Why did the 'mask refusal problem' that did not occur during the Spanish flu epidemic occur?
With the epidemic of the new coronavirus infection (COVID-19), the habit of wearing masks is becoming established all over the world. While some people support wearing a mask because it is effective in preventing the spread of the virus, it is also true that some people oppose wearing a mask because of human rights violations. Foreign media The Conversation argues, 'During past epidemics, wearing masks wasn't as denied as it is now. What's the difference?'
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When the Spanish flu broke out around 1918, when the British stayed underground around 1940 to avoid the German air raids , or when the smog broke out in Britain in the 1950s, the people were far more than they are now. The Conversation points out that he was positive about wearing masks and had no major controversy.
According to Jesse Grin of King's College London, who studies the history of masks, the British government distributed 500,000 masks to prevent influenza during World War II. At this time, there was no controversy between scientists and the government about wearing masks, people just had the feeling that they were 'not fashionable', they were not upset about wearing masks, and they were against freedom and British popularity. Grin points out that he wouldn't have thought.
Regarding the difference between these events and the COVID-19 epidemic, The Conversation pointed out 'whether it is visible or not'. For example, during the German attack, dust and smoke from air raids flew, and during the Spanish flu epidemic, visible symptoms such as diarrhea and vomiting appeared. The government and the media have been touting the threat by using pictures of people lying down with a ventilator in an attempt to add visual information to COVID-19, but such a method makes infected people 'enemy'. The Conversation points out that there was controversy among medical professionals and scholars because it led to the unnecessary identification of infected people.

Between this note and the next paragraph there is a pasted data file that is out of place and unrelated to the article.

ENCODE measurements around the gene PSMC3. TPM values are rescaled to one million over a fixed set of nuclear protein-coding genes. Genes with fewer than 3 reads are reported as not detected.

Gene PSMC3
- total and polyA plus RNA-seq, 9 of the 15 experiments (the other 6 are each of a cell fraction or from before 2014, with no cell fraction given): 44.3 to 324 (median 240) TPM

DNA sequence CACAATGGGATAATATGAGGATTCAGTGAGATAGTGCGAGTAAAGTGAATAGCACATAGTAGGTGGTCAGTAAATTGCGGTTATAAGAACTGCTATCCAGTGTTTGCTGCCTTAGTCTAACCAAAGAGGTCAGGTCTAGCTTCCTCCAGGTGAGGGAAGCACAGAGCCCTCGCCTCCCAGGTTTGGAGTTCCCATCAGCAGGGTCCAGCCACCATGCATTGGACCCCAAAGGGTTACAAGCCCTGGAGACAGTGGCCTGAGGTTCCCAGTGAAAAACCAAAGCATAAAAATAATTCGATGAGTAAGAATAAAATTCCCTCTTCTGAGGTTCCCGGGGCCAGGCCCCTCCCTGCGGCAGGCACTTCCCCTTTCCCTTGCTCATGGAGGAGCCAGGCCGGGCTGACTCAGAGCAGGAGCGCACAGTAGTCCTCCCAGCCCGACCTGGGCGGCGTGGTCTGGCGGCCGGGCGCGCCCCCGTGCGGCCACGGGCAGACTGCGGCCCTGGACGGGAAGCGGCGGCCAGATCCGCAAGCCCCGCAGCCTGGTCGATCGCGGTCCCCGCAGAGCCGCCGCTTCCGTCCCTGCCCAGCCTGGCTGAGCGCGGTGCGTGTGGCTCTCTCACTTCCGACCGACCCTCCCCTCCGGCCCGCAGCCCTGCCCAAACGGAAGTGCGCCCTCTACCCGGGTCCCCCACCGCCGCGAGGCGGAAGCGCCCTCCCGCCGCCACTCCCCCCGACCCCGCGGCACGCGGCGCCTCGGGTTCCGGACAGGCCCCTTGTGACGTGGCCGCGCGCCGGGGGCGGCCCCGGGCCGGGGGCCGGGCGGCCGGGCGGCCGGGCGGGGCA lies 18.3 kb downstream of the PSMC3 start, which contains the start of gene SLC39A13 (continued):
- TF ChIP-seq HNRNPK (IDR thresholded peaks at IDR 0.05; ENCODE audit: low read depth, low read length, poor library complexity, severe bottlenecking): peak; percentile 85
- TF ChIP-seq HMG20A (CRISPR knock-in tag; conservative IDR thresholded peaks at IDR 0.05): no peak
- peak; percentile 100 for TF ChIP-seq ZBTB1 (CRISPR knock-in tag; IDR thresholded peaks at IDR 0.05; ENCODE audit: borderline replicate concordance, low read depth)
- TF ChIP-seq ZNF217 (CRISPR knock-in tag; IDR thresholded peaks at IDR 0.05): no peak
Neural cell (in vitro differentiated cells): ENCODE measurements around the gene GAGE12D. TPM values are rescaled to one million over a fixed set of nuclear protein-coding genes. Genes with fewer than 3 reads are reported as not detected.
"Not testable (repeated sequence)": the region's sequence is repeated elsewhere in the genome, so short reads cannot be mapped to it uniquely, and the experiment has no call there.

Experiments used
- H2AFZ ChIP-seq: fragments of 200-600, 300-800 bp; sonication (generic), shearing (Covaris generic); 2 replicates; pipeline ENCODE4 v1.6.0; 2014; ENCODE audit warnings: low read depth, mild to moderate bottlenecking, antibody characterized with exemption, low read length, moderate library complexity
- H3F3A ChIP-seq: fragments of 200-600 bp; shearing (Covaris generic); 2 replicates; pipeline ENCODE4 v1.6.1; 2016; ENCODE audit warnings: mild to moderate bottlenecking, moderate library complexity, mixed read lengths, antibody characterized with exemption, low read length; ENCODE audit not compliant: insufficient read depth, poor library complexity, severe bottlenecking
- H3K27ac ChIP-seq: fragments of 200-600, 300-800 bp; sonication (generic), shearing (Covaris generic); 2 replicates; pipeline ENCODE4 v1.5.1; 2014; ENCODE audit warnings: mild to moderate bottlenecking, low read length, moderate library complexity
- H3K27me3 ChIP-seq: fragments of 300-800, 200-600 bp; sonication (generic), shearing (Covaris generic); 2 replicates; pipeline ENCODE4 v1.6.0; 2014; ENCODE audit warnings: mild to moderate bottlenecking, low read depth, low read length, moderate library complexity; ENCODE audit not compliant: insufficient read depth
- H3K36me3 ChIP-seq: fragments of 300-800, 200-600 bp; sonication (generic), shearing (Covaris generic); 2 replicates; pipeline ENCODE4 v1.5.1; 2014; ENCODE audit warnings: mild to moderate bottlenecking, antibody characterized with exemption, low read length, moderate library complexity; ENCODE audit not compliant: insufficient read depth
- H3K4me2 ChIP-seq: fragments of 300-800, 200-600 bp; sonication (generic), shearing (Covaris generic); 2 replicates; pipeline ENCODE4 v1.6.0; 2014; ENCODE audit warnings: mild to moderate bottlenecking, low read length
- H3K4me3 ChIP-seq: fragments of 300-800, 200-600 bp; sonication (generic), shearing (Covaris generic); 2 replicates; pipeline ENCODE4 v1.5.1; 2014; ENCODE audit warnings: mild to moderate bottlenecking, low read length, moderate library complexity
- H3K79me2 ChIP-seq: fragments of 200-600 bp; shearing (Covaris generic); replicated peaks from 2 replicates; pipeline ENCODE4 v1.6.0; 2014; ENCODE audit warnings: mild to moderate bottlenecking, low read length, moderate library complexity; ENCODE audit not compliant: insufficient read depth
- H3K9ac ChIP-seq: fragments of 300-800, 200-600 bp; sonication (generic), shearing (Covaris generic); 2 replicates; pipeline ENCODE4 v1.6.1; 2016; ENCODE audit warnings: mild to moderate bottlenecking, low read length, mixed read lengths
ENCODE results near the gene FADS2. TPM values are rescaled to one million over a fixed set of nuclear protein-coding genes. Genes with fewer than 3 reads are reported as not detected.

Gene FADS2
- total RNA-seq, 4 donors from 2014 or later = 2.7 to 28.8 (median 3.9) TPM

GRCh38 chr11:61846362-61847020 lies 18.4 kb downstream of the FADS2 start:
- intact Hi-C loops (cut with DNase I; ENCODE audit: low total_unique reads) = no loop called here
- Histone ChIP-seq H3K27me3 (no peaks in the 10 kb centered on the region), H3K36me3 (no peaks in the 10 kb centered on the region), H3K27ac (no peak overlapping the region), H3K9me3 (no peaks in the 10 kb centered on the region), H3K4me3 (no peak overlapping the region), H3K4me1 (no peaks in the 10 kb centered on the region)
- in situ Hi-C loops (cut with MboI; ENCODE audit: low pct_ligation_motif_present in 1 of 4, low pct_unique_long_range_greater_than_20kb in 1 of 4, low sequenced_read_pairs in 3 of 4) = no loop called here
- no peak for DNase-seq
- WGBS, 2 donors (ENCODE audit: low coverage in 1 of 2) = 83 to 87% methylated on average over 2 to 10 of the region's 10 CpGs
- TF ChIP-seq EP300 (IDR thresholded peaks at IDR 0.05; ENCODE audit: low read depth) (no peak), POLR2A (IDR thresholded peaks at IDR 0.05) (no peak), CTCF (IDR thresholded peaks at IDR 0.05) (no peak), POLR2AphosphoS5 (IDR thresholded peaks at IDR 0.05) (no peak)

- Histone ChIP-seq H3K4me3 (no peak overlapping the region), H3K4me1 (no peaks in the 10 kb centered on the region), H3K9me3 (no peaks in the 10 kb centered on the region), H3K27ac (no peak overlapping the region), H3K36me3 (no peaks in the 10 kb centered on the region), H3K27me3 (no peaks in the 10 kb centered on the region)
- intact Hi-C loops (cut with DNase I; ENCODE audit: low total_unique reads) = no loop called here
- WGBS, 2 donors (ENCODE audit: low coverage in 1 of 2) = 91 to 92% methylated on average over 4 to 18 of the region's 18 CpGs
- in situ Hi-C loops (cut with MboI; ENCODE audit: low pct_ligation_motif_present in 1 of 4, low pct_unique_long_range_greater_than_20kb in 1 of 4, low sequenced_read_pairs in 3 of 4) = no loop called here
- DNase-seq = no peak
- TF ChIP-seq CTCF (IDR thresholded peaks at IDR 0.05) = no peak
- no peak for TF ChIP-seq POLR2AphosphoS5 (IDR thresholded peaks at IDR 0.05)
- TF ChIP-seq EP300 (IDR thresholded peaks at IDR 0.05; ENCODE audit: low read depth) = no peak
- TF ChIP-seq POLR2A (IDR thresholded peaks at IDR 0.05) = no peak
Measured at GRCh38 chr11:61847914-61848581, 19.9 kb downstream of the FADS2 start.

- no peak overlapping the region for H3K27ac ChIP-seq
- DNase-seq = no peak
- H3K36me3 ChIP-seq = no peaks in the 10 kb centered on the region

The second difference, The Conversation points out, is that the method of transmitting information is significantly different. In the 1910s, mask wearing was advertised only in government-approved newspapers and posters, and information was rarely transmitted from other organizations, but after that people get information such as radio and television. It has spread from the beginning, and in modern times it has even become possible for an individual to send information. The spread of voices against wearing masks from SNS etc. has become a common phenomenon nowadays.
The Conversation said, 'Many people are more uncooperative in wearing masks than during the epidemic of health hazards in the early 20th century, and the public sentiment in wearing modern masks is divided by the media and SNS.'
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